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NEW SERIES VOL. I NO. 7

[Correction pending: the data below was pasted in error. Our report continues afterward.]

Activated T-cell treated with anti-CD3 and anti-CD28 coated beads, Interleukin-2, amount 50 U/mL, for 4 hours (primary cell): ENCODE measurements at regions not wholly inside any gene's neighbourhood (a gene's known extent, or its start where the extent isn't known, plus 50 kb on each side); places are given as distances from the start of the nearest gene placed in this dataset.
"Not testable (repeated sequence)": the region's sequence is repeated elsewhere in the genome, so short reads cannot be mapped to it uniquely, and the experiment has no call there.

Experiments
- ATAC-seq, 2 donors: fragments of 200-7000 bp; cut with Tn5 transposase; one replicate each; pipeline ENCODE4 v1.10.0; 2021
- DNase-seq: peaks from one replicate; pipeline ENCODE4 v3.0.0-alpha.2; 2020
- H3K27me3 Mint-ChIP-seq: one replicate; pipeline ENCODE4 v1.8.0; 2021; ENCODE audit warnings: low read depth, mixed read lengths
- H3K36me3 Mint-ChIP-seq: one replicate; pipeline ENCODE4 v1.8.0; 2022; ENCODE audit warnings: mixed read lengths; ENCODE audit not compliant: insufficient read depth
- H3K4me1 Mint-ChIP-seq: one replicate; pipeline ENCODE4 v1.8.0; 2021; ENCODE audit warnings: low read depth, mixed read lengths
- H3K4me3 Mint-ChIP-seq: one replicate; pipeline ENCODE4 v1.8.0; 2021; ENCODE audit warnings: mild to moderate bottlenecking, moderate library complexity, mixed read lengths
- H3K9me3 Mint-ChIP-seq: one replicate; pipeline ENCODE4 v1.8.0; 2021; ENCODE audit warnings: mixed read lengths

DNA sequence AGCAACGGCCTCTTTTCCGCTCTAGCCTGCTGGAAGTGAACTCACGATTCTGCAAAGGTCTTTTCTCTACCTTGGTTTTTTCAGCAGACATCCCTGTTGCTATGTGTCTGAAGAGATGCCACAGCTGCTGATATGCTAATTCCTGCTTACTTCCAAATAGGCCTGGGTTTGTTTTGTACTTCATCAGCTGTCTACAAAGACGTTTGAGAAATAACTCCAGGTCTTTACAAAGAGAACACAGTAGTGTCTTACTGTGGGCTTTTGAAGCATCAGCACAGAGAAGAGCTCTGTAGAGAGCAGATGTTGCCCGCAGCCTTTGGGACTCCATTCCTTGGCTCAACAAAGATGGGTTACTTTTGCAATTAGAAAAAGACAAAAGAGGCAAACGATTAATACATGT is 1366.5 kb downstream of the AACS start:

DILLS SUCCEEDS JHJCBANAN A. J. Dills has been appointed by the county commissioners as assist ant tax supervisor and member of the county board of appraisers in the place of former sheriff J. W. Bu chanan. Mr. Buchanan resigned a few days agb when it became ap parent that because of other busi ness, which he could not afford to neglect, he would be unable to de- vote the necessary time to there valuation work. OLD HICKORY REUNION The Old Hickory (30) Division Association which recently opened headquarters at Georgetown, S. C, announces a change in the date of the first reunion to be he held at Greenville, S. C. The original date set lor the first reunion was Sep tember 28th-?.9th, but because of the fact that September 28th will be Sunday the date has been chang ed to September 29th to 30th, the anniversary of the breaking of the great Hindenburg line by the 30th Division, American E. F. The committee on organization composed of General L. D. Tyson, of Knoxville, Tennessee, Colonel Holmes B. Springs, of Georgetown, and Colonel Albert Cox of Raleigh, met at Raleigh on May 24th and selected Greenville as the city for the first reunion, and selected Sep tember 29th-30th as the date there for. This association was organized at Le Mans (Sarthe.) France, just prior to the return of the Division tu the United States, and was the first organization of its kind to be formed among the United States forces in France. Col. Springs was chosen as temporary Chairman of the organization, and Frank ?. Bowen, of Knoxville, Term... Secretary-Treasurer. Mr. Bowen opened headquarters at Georgetown with approximately 20,000 members, and states that at the end of the publicity campaign which will shortly be inaugurated he hopod to have at least 30,000. The Old Hickory Division composed chiefly of men from Tennessee, North and South Carolina, sailed from New York on May 11, 1918. with approximately 27,000 officers and men, but owing to the heavy casualties suffered at Jie breaking of the strongest defense of the ene my, the division received at least fifty per cent replacements which would bring the total membership of the division to approximately 45,000 The place selected for the first reunion was the original training camp of the SOth Division in the United States. Greenville is a beautiful city with a population t'f approximately 30,000 located in the Southern Railway System and is amply able to take care of the many thousands expected at the convention. Officers and men of the division who fought together throughout the bloodiest days of the war together with their wives, mothers and sweethearts, are ex ed to meet at the first convention and renew the friendships and ac quaintances so long enjoyed in training camp in the United States and in the American Expeditionary Forces in Belgium and France. All officers and men who have pt any time served with the divis ion, either in the United States or "broad, are eligible for member ship in the association. All mem hers of the division are urged to make application at the earlist pos sible moment for membership in he association, addressing the ap plication to the secretary at George town, S. C, accompanying same with fifty cents to cover member ship fees from now until the first convention Those who have already become members of the .association will shortly receive membership cards and other information relative to the association and its first reunion, and headquarters at Georgetown will be open at al! times to its members for any other information desired b y them County papers please copy. LIVESTOCK PR West Raleigh, N. C.July At the Annual meeting of the North Caro lina Commercial Secretaries Asso ciation, held in Wilson on July 8, the promotion of the livestock in dustry in North Carolina was highly endorsed. According to Mr. R. S. Curtis, Animal Husbandman, of the Agricultural Experiment Station, the announcement of this endorse ment by the Association should be of much interest to all livestock growers. NOW IS THE TIME TO BUILD Building has been almost at a stand-still since the beginning of the European War. This was brought about because of the high price of lumber, scarcity of labor and the high price of various things that entered into the construction of buildings. The time has now come to get busy on the building proposi tion again, the sooner the better. There is no use to Wait for low prices because it is doubtful if we ever get back to the price levels that existed before the war. Other thing are going to stay com paratively high as long as farm produce remains high and certainly all of us want to get ail we can for what is produced on our farms. So let's forget about this proposition of waiting for lumber to go down to bui'd. It has been estimated that the next ten years will see practic al! of the pine lumber in the South cut out and I would not be at ail surprised to see lumber go up in stead cf down. Therefore, go ahead with the building as needed. It is a good business policy to do this. The Progressive Farmer. REDEMPTION PRIVILEGE m WAR STAMPS EXTENDED Washington, D. C The Treasury Department savings division has removed the restriction under which registered War Savings Stamps could be redeemed only at the post office where they were originally i registered. By arrangement with the ; Postoffice Department, they may now be redeemed at any postoffice ' on the necessary ten days notice. 1 The plan extending the redemption privilege has been safeguarded to prevent redemption by others than Dona nae noiders oi registered, stamps. Under the registration privilege the Government guarantees stamp owners against loss by theft or de struction, and insures payment of the value of the stamps only to bona fide owners. FOR SALE One team mules wagon and harness; one team horses wagon and harness; young milk cows. Cash or time. See D. G. Bryson or V, V. Hooper. "WHY I PUT UP WITH RATS FOR YEARS," WRirES N. WINSOR, FARMER.. "Years ago I bought some rat poison, which nearly killed our fine watch dog. It so scared us that we suffered a long time with rats until, my neighbor told me about RAT SNAP. That's the sure rat killer and a safe one." Three sizes, 25c, 50c, $1.00. Sold and guaranteed Dy jac&sou v,uuiuy naruware u). lImUuuulu SYLVA, N. C, AUcTlTm r? bj; . $1.50 THE YFAP TM Anvvf.1, mm nmm Lesker Higdon was killed in an automobile accident on Nigger Skull Mountain Wednesday morning, when the car which he was driving plunged over an embankment. In the car besides Higdon were Griffith Morgan, Raymond Franklin and Fred Calhoun, who were only slightly hijured. Lesker, was the 18 year rA mr, F T O fj-j I. i Til , ' - muoa aaa was weii iuW!u iicic ub a uuieu wen-nenaven boy. H has been driving a public service car for some time. He was carried to a nearby home, where the body remained until after the coro ner was summoned. The body was brought to the Higdon home in Sylva, where funeral services were conducted by Rev. W. N. Cook, of Beta. The interment was made in the Dills cemetery, near town. W M TROUBLES Rubbers give more trouble than anything else. Most of them are of very poor quality and cannot bear heat. Always test rubbers before buying and insist on a good red or gray rubber. The Good Luck rub ber is a good, durable kind, SHRINKAGE OF WATER IN JARS. This is due to the fact that the vegetables contain air in their pods and tissues and when this air r.V!"5 b0."'n3 wuici luiiica m io uute ns piace. To remedy this remove top from jar ten minutes before canner, and pour in boiling water until can is full. Replace tops and allow jar to remain ten minutes longer. TO PREVENT BERRIES or Fruits rising to the top plac'e in a tain cotton bag (cheese cloth or Jour sack) and plunge into boiling water -ne minute, then into cold. l.This softens it just enough to pack close ly without mashing and when jar is processed the jar will be full of fruit and not juice with little fruit floating around. If sugar is added in the form of syrup a much better flavored fruit is the result I lb. of sugar to 1 gal. water or more if de sired. To prevent fruits from becoming discolored plunge into cold water until ready for use but be careful not to allow to remain in water long enough to change flavor. STRING BEANS. To can string! beans select those that are young and tender and few strings. The Stringless Green Pod is a good varie ty. Be very careful to grade beans and always can the same day they are gathered. In canning always make your motto "straight from the vine to the can." This insures ster- iiization in one day's cooking while if stale or mature beans makes the three days' process necessary, Remove strings from beans, snap if desired, put in a thin cotton bag and plunge into boiling water for 3 to five minutes, and then into cola, lms removes certain acids and makes the flavor of beans bet ter. Pack into sterilized jars to 1-4 inch of top and fill with hot water, add one level teaspoonful of salt (instead of hot water and salt, a brine may be used: one gallon cf water and d-4 cups of salt. This is best when canning in large quanti ties as it takes up less time.) Seal lightly process quart jars 1 hour and 15 mihutes. Seal tightly. Be careful not to set hot glass jars in a breeze or on a cold table top. "RAT-SNAP BEATS THE BEST TRAP EVER MADE," MRS. EMILY SHAW SAYS "My husband bought $2 trap. I bought a 50c box of RAT-SNAP. The trap only caught 3 rats but RAT SNAP killed 12 in a week. I'm never without RAT-SNAP. Reckon I couldn't raise chicks without it." RAT-SNAP comes in cakes. Three I sizes, 25c, 50c, $1.00. Sold and guaranteed by Jackson County (Hardware Co. Hardware Co. HiLLLti Nt. IK Hue SHE rgn mittb. Johnny Jones shot and killed I Gi!m r Gray, a young negro boy at n 0 , . ' Dillsboro Sunday evening, after a a quarrel between two negro boys, Gilmer Gray and his brother, and! jonnny Jones. Jones is the son of William Jon of rnnw , jnotw : u, c.ULl 1 was arrested Monday and lodged in y.n., vi "ft.-. AJC; I i mi ,,r.. JU11 AA-1 C awaiting trial. It wa nnt known just what was the cause of the trouble, but it is slated that there had been bad blood between Jones and some of his companions and the negro boys fcr several da vs. - BALSAHJRflVE Mr. A. E. Cooke died Friday night and was laid to rest in the Balsam Grove cemetery Sunday morning, Mr Cookes health has been very bad for the past year. He was 84 years old. Was married to Miss Artie Wood 60 years ago, Moved from Buncombe County to Caney Fork 35 years ago. Mr. Cooke fought in the war between the North and South 53 years ago. He Cooke leaves 5 boys and 3 girls all mar ried, two living in the state of Washington. ! faring Mr. Cookte.l of the iutj wncer nas enjoyed many many years ago wrien Caney Fork was first settled. Only three more of the old timers left at Ealsam Grove, Mrs. E. A. Cooke, age 84 years, Mrs. Nancy Jones age 91 years, Mr. David Shuler. ade not known o - - rv , t-. Our county, Demonstrator, -,Mr. John C. Brammer, came to Caney torn ihursday accompanied by Mr. Sloss and Mr. Rhinehart. The slides shown by Mr. Sloss were almost a n -i - , h rLTT "irZt t some v ' some good miormation on raising ck but interesting v v v J i.L J l K. 3tini talk on community Fairs, Mr. Bramirur asked every one in the house who wanted a community Fair to stand up, and practically every one in the house stood up. Mr. Brammer had a smile all over his face, he said he was delighted to see so many people out and to see them so interested. The writer is just 50-50 with Mr. Bram mer on community Fairs. I think it will be the best thing ever gotten up in Western North Carolina, if they are carried out in the way they should be. Community Fairs will arouse an interest in every thing. Mr. Johnson will try to raise finer stock than Mr. Jones, and Mr. B will try to raise liner stock than any body, and thereby every body will be raising fine stock and in a few years our country will be fill ed with fine stock. Community Fairs will not only be a great help to raising fiiier sto3k of all kinds but it will be one of the greatest helps along the Une of education ever known. Every school should get in terested. There are four different schools in Caney Fork township. Every school should make an effort i to see which one can make the hest record. Boys and girls from every sciiool should draw maps and all kinds of drawing, see who can beat writing, we should have spelling matches between the various schools at the community Fairs, and many other things which will interest the boys and girls. Will write more about community Fairs next time. Miss Winnie Hoop sr of this place went to New port News, Va., last week. Miss Hooper was from there going out to Virginia Beach to see the Atlantic. Miss Maggie Messer, of Ola, has , . . . oeen visiting in Brasstown for the past week. Miss Messer will teach the Brasstown school. Mr. Jim Shuler went to Asheyille tntJ n f i : - Monday to serve as a juror. Mr. and Airs. Abe Moore and Mr. and Mrs. Will Morgan of Sylva came up last week and caught some Kf r u acaugntsome Moore s young goats and took them to Sylva. Messrs Ransom Phillips and Curt Wo)d vveilt to Akron Ohio recently. Rev. Lawrence Crawford attended tae Iuneral services of Mr. A. E "ookc Sunday. Leon Hooper, of Moses Creek 'isited in Brasstown recently. Mountain Times, RESOLUTIONS OF RESPECT Our K ravenly Father, in His in finite wisdom, during the past year iicu, icuiuveu irom our midst Messrs J. C. Mnnrfl ,nH prav w 5 . . , ' ful members of the Jackson County w.uwiuui ituuvY-icduiieis auu laitn- Teachers' Club Mrs. O. S. Dillard, the devoted wife of Mr. G. S. Dillard one of our most devoted members and at one time president of the Club, was call ed to rest a few days ago. Mrs. Maude Painter, another of our fellow-teachers and Club mem bers was bereaved of her husband, Mr. Albert M. Painter. Whereas, it is fitting and proper that we show our appreciation of their worthiness, and the loss we have sustained; the members of the Jackson County Teachers' Club offer these resolutions of respect. FirstThat we bow in humble submission, to the will of God who doeth all things well. Second That each member of our Club deeply mourn their loss, bu: will ever hold in memory the "'"" "uiuo jl uui ucuai LCU 1U Veil lones. - , - Third That we extend our deep est sympathy to the bereaved ones in each family who are left to ! '"vuiu HJOO, U11U we cuiiiiiieliu i -hecoon of our Heavea.y mourn their loss, and we commend am8rwno is able and willing to S!lor:,;51 thom : i: 5 ujivau mi-iii in men cvciy uccu. Fourth That a copy of these re solutions be spread on the minutes of the Club, a copy sent to each family, and a copy sent to the Jack son County Journal. W. C. Reed. Lillian Stillwell. Kitty Zachary. Committee, Garren Medicine Co., Hendersonviile, N. C. Gentlemen: About three years ago I was taken with a severe case of rheumatism and indigestion which caused much pain and suffering. The best doctors treated me for months without giv ing me any relief. After making a complete failure of my case they told me the nerves and muscles of my legs were so diseased that I could never be cured. One of my legs at this time had perished away to half its natural size; I then took all the guaranteed remedies that I cuuiu near oi wimout getting the f . ..i .... . slightest relief. I was finally per VMM -J Illir I1T1TA T ... k. A. 4- I J 1 - . . vj, nClu liy a u0Uie vi ocrneii s oioou runner ana ionic land the results were really wonder ful. Before I had taken a fifty cent bottle my indigeston was gone and I could eat and sleep well. The pains went away and I improved so rapidly that in less than sixty days I was completely cured. And best of all, it has been twelve months siflce I have felt any of my old symptoms. Now I can do all kinds of heary lifting without ever feel ing any inconvenience from my rheumatism. I am a strong and healthy man and tip the scales at 183 pounds. J. P. ANDERS, Hendersonville, N. G. Route 4 FOR SALFO I " lima. XU YV . I Her calf is two months old. She U giving 3 gallons of milk per day. Price $65.00. John-W. Mills, Cullo whee, N. C, " rVi-' T jE A GREAT JACKSON COUNTY CAMPAIGN By John C. Brammer Messrs. J. -W. Sloss and W. Wl Rhinehart and the County Agent went over county. Fully 625 peo ple ivere at Shoal Creek. Olivet Cowarts Tuckaseigee. Glen ville and Webster. Four community fairs were called for, at Qualla Graded School, including all of the town ship; at Cowarts, Tuckaseigee and Webster. What county can beat Jackson? Evervwhprp th ni. u iwerywnere the people showed great interest and good behavior slldes and talks 00 Community xiiiyiuvcmeiu ana Papers and Phones were approved of by all the people. It seems that before many days all the people will be reading the Jackson County Journal and the Progressive Farmer. The Jack son County Journal is working hard to help the people by using "one page for County and Home Demonstra tion work. Everybody take it You want to be progressive. Take the Progressive Farmer, also. Mr. Sloss told Mr. Rhinehart and County Agent that these were the most interesting meetings he had been in. At Webster, after reflect ing over the experiences of the week he feelingly said Jackson County ranks first. After one of the fore most State men feels this way, how much should we who live here work for our County! Monday, the live stock men met in Sylva and agreed to meet again Aug. 11, at 10 A. M. with the Stock holders and Directors of the Jack son County Fair Association. Let everyone come. Mr. Jas. M. Gray will be at the Farmers' Institutes at Qualla and EastLaporte Aug. 6 and 7. Mr. Boiling Hall wants every, potato raiser in the County to meet him at these two meetings. Olivet had a special phone meet ing July 23. They elected Mr. D. U. Owen president and Mr. Jno. N. Lambert secretary-treasurer. It was a wonderful meeting. County Agent Fleming, of Swain, was here Monday getting the spirit of wide-awake Jackson. Daar reader: Whjwill fail to take the Journal now, when she is re porting such progre33 am Dag her citizens? Mr. Rhinehart had not seen Glen ville nor Cashiers Valley, for 48 years. He said the progress along live stock and general farm lines made these pardons of the county seem alnnst new. But he sava tha same aDoreciativp nip h;m I " r-f- .m-c mm. The 75 people at Glenville school sat, as it were, spellbound Nat a I . lT ! a single part of the program was missed by these worthy people I have told many that fully 5DD people will be at Qualla and East Laparte Augiist 6th and 7th. Cjjis and s ee! FOR SALE-Seed wheat. nic2 and clean. This is bearded vht "'MWhAfe and of a very fine quality, $3.03 per bushel. John W. Mill CmIi N ... -w, , ww D3NT KEEP POISON IN -YOU BLOOD. When the kidneys are doing their w rk they eliminate from the cir culation waste proiucts that poison the bload if psrmitted to remain in the system. Foley Kidney Pills help the kidneys, remove the pois ons that eau3e aehe3 and pains, stiff joints, sore mu3cle3, lame back, rheumatic pains. Sold everywhere, adv.